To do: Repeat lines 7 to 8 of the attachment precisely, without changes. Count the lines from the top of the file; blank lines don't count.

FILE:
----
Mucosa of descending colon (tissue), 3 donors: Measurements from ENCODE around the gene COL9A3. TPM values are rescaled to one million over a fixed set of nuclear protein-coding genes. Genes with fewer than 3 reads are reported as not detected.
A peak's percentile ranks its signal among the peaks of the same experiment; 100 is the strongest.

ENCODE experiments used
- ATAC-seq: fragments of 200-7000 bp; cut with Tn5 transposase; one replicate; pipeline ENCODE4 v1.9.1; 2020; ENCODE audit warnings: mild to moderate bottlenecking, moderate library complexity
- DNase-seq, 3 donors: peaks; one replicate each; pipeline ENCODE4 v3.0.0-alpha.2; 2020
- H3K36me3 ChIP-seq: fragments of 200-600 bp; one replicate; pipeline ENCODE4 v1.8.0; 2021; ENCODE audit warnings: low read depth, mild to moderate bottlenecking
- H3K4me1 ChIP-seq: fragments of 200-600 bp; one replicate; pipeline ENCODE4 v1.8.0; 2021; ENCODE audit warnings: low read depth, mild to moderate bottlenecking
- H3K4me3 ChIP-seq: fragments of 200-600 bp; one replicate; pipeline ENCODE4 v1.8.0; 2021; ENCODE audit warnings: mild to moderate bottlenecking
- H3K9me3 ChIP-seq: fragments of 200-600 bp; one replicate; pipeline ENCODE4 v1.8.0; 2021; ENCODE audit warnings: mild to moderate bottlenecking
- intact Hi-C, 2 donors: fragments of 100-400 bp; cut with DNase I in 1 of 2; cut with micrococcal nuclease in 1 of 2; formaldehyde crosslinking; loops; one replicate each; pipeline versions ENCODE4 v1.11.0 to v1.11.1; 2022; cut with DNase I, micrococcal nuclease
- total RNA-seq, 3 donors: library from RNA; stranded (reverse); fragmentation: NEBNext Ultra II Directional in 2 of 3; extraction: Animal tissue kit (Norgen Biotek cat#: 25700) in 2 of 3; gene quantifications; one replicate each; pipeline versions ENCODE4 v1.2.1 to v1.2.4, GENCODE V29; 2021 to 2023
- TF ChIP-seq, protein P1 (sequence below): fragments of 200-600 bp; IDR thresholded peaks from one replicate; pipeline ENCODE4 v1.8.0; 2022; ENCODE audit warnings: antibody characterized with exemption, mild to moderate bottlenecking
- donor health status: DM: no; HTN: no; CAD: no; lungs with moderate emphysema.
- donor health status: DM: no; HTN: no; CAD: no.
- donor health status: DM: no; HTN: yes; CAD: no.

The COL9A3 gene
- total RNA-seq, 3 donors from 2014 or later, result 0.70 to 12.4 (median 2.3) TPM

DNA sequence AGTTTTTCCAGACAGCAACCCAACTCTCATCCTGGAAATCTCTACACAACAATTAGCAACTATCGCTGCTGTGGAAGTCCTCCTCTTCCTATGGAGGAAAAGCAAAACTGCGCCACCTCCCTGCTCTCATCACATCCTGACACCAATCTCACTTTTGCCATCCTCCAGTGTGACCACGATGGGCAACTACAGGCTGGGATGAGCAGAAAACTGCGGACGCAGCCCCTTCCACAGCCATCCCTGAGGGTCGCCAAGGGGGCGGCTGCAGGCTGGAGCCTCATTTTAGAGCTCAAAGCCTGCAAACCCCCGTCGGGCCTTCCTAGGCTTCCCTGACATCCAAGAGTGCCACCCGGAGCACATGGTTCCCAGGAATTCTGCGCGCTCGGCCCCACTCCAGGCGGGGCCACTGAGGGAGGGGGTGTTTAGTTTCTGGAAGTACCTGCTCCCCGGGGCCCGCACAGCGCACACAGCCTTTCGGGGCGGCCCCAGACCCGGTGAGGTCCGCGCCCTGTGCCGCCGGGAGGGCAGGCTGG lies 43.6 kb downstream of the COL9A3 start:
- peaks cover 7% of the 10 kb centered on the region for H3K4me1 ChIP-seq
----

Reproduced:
- H3K4me1 ChIP-seq: fragments of 200-600 bp; one replicate; pipeline ENCODE4 v1.8.0; 2021; ENCODE audit warnings: low read depth, mild to moderate bottlenecking
- H3K4me3 ChIP-seq: fragments of 200-600 bp; one replicate; pipeline ENCODE4 v1.8.0; 2021; ENCODE audit warnings: mild to moderate bottlenecking